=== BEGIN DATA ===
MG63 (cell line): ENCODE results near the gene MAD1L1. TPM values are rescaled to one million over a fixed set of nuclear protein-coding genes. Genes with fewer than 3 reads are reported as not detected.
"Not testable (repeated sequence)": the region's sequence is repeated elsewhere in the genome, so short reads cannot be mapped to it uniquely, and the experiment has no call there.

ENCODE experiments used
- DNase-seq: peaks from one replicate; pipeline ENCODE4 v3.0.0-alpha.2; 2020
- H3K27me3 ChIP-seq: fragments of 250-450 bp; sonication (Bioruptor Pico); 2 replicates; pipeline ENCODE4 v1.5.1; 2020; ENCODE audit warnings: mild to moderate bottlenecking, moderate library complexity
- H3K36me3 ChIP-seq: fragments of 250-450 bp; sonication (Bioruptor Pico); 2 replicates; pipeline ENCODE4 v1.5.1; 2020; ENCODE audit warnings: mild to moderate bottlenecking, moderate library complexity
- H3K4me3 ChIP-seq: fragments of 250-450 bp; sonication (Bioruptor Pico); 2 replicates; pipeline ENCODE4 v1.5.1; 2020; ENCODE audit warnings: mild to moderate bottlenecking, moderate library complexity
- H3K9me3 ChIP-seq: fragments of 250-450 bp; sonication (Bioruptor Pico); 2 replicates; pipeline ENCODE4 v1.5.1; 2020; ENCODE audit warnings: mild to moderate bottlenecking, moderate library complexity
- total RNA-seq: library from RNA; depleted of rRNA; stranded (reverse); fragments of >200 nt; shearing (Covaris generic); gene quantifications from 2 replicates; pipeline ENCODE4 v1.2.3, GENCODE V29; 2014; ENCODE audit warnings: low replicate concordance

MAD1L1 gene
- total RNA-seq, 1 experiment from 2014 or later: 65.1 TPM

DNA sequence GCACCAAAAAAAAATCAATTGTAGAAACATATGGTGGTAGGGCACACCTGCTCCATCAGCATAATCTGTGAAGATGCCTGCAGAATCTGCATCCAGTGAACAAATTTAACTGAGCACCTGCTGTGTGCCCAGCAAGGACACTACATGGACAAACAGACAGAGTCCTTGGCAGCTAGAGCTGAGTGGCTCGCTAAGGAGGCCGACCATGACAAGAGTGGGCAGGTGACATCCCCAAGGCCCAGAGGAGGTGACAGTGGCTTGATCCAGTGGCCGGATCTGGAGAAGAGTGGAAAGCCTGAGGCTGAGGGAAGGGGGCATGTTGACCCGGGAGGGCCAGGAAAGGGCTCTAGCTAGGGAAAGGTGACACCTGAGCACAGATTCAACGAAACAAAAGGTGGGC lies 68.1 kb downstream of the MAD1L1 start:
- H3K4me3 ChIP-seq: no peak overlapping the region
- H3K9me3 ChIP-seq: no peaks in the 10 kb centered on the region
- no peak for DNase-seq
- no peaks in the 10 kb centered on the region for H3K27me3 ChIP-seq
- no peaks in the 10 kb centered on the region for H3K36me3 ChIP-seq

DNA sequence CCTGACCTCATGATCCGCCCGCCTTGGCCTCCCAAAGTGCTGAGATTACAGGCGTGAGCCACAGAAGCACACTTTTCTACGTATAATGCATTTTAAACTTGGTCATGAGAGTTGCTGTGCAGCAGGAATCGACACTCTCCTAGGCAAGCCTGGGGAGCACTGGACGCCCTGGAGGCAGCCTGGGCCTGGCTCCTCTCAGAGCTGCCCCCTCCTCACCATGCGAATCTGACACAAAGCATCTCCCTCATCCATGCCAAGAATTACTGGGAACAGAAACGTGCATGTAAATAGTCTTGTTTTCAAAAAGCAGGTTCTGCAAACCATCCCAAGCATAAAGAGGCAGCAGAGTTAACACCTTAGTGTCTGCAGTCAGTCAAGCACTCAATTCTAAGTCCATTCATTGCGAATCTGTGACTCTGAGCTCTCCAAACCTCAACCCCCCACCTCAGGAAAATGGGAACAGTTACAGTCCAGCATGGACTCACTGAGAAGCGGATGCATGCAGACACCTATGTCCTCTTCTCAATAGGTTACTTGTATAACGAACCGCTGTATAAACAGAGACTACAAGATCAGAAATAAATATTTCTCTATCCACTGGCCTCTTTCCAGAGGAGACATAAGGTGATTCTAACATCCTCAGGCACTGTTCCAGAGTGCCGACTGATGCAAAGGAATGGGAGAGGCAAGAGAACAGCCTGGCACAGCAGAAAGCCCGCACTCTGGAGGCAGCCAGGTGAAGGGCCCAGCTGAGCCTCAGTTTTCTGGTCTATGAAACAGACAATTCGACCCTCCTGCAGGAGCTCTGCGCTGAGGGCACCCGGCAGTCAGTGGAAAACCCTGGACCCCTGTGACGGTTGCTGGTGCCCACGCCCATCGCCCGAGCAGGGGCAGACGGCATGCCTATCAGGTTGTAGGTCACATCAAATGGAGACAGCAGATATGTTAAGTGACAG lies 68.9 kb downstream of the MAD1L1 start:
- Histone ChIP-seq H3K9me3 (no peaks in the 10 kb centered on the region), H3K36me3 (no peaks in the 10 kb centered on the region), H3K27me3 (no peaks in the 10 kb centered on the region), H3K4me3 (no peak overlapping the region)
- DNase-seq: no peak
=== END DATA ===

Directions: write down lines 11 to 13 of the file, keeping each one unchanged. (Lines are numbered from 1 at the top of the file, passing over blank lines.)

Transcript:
- total RNA-seq, 1 experiment from 2014 or later: 65.1 TPM

DNA sequence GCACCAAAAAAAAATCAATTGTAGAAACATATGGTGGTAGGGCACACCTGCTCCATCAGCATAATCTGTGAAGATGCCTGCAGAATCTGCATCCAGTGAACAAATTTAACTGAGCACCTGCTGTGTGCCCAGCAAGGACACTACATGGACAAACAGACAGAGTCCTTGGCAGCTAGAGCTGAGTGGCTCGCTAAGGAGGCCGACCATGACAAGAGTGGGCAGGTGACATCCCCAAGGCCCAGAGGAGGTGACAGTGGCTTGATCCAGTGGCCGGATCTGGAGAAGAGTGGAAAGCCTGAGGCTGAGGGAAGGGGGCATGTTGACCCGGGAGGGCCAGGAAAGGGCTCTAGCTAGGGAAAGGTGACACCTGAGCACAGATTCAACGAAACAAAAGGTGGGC lies 68.1 kb downstream of the MAD1L1 start:
- H3K4me3 ChIP-seq: no peak overlapping the region